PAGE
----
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Small Businesses Keep The US – And Utah – Going

Photo of Dugins West in Park City.
Wikimedia Commons
Dugins West is one of Park City's many locally-owned businesses.

There’s Black Friday, then there’s Small Business Saturday. 

Despite falling on consecutive days, the two quasi-holidays seem to be championing conflicting goals. One is generally associated with a mad dash to big box, corporate stores, and the other to support local businesses. 

But for all the attention Black Friday gets, it doesn’t reflect what’s actually going on in the U.S. economy quite like Small Business Saturday. 

That’s because the country is overwhelmingly made up of small businesses. Firms with fewer than 20 workers made up 89% of all companies in 2016. 

In Utah, over 99% of companies are classified as small businesses and employ almost half of the state’s total workforce. 

Ray Keating, chief economist at the Virginia-based Small Business and Entrepreneurship Council, said Utah consistently ranks among the top business climates in the country for companies of all sizes. But while larger companies can sometimes take advantage of higher tax and regulatory burdens in states like California and New York, Keating said small firms have a more level playing field in Utah, which keeps those hurdles low.

That’s good news for the state, because not only do Americans overwhelmingly trust small businesses over big ones, they are key to tackling a rapidly changing world, Keating said.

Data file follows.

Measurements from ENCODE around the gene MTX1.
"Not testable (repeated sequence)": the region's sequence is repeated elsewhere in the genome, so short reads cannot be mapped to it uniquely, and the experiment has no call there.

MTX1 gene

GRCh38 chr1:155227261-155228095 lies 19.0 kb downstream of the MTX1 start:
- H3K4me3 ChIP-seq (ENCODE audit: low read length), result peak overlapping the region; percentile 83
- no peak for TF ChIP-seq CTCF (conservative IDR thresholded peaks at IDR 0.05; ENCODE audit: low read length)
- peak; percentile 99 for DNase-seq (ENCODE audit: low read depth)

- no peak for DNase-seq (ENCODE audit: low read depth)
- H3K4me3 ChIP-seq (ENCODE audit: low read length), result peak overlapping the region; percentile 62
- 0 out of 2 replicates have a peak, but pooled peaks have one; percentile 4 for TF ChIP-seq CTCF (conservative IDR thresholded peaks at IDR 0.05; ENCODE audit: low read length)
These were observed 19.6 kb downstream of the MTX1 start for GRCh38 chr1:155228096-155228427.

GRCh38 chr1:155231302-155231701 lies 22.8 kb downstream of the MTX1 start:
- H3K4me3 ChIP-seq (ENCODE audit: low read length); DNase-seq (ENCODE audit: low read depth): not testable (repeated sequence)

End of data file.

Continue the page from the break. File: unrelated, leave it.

“In study after study, the driving force behind innovation, behind job creation, is very much small, entrepreneurial firms,” Keating said. 

The same is true for the Utah-based Kuru Footwear, which developed a patented heel design that founder Bret Rasmussen said helps its customers with foot pain. Rasmussen said the now 35-employee company he started with his father has largely been able to insulate itself from corporate competition by finding a niche in the market. 

“We found that a lot of our customers will have tried shoes from some of these bigger companies,” he said. “The shoes didn’t solve their need. And then they discover Kuru and they become rabid fans.” 

Rasmussen said the company didn’t start out tackling foot pain, but was able to capitalize on what it later found to be an untapped market.

That, Keating said, is the beauty of a small business.

“The next great thing that none of us know is coming, some entrepreneur is working on right now. That's going to change things,” Keating said. “So you want an environment where those people say, yeah, this is where I'm going to set up shop and invest.”

Jon reports on quality of life issues, education and the economy
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